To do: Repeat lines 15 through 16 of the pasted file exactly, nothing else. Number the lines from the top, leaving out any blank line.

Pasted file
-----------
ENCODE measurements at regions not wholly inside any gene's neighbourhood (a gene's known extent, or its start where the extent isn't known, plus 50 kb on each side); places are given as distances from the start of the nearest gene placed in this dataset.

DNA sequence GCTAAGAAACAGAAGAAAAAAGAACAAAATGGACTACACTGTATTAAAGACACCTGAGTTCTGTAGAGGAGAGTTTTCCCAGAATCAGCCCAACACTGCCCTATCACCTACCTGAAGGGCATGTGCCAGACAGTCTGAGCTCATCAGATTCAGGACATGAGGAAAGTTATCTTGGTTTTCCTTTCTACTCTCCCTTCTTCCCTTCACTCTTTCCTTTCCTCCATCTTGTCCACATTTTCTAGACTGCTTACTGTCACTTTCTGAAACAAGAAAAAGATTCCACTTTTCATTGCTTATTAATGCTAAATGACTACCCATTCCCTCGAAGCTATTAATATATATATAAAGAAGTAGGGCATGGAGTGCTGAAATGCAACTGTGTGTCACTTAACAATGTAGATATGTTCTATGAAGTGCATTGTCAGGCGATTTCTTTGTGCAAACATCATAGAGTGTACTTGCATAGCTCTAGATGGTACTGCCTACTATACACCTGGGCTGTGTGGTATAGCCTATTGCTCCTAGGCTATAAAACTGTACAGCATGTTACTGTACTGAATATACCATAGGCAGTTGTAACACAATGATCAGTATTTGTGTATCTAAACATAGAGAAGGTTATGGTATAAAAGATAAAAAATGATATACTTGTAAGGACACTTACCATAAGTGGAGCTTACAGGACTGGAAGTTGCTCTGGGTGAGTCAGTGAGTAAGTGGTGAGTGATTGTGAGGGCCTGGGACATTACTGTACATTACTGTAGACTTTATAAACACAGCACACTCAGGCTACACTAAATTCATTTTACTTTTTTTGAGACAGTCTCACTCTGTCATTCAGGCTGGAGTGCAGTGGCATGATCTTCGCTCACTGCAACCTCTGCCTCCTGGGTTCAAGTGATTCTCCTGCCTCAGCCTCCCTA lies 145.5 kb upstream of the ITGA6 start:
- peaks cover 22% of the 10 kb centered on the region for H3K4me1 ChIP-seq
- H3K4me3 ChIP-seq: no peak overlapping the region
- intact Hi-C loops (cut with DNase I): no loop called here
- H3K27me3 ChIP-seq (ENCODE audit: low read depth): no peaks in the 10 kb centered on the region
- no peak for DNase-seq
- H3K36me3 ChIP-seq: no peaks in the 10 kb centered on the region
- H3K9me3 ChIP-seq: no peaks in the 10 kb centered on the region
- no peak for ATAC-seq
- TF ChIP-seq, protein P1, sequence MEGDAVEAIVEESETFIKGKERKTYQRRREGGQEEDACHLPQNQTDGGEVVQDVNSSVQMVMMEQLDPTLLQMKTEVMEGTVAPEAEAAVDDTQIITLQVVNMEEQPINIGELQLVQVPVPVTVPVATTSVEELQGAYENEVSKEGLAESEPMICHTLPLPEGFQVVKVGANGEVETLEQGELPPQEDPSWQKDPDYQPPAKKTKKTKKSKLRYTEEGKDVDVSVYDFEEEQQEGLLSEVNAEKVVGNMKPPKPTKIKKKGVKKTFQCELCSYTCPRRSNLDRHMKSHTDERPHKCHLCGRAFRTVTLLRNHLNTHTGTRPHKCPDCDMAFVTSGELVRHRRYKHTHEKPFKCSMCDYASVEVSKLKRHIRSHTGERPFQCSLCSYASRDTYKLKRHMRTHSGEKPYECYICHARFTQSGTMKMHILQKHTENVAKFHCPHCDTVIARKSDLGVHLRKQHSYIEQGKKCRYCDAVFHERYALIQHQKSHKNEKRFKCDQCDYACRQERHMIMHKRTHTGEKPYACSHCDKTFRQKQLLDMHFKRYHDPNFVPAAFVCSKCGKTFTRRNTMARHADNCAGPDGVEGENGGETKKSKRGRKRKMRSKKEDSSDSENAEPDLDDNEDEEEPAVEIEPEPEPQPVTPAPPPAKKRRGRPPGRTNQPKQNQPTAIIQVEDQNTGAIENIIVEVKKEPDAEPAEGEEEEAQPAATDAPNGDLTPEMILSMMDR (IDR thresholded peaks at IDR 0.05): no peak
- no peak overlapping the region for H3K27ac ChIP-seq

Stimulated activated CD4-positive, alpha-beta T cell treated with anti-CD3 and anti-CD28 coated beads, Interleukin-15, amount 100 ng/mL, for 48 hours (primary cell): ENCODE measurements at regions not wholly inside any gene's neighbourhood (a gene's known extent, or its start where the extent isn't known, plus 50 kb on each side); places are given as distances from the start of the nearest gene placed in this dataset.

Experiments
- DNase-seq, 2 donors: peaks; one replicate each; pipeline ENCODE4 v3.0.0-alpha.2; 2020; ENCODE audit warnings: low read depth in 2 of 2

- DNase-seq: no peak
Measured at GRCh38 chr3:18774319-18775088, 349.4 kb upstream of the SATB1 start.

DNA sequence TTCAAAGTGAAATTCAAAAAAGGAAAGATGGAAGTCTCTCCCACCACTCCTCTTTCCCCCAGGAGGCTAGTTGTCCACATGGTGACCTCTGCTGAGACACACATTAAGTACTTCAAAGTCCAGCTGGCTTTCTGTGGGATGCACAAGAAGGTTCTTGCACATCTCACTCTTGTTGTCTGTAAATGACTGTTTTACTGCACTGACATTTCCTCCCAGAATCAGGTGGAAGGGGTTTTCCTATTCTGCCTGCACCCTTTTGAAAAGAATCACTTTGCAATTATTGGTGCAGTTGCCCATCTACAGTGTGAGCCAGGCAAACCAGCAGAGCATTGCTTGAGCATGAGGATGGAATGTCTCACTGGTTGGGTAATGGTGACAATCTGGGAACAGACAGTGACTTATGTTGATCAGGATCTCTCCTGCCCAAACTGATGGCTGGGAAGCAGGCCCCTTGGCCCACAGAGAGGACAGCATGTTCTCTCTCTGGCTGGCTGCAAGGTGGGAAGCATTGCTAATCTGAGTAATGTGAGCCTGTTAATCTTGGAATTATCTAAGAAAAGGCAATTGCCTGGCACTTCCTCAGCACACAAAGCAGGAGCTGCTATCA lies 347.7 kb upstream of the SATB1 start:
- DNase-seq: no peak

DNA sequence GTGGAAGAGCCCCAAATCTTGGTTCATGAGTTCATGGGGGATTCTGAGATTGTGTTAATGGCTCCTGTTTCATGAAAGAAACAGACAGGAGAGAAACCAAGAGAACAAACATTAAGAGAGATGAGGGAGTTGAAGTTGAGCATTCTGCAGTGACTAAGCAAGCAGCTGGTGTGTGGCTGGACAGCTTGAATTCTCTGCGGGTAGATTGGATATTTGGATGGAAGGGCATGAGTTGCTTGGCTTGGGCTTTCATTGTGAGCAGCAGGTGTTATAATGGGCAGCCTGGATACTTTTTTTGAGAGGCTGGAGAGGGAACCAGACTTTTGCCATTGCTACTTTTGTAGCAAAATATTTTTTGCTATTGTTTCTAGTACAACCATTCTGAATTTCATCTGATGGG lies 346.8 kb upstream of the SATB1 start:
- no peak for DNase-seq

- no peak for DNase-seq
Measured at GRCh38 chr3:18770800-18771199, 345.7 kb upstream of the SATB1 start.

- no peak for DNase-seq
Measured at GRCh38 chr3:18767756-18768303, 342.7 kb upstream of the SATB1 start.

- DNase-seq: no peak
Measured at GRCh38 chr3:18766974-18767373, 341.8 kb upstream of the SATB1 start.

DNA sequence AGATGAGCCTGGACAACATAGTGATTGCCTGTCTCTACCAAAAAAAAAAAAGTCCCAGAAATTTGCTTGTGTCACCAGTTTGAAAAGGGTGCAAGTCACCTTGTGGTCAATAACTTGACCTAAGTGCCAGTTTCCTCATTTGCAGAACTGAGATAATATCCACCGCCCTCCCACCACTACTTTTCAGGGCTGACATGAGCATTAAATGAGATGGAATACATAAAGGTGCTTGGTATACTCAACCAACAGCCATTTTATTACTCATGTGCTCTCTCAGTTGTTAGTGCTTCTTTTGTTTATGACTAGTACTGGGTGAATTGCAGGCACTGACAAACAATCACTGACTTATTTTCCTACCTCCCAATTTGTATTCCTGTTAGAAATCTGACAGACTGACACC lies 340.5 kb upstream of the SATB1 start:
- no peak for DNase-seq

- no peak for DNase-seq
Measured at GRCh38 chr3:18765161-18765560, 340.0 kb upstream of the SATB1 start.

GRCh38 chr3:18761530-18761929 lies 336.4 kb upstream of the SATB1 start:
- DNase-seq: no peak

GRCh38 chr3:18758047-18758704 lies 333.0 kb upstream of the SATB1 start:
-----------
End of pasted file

- DNase-seq, 2 donors: peaks; one replicate each; pipeline ENCODE4 v3.0.0-alpha.2; 2020; ENCODE audit warnings: low read depth in 2 of 2

- DNase-seq: no peak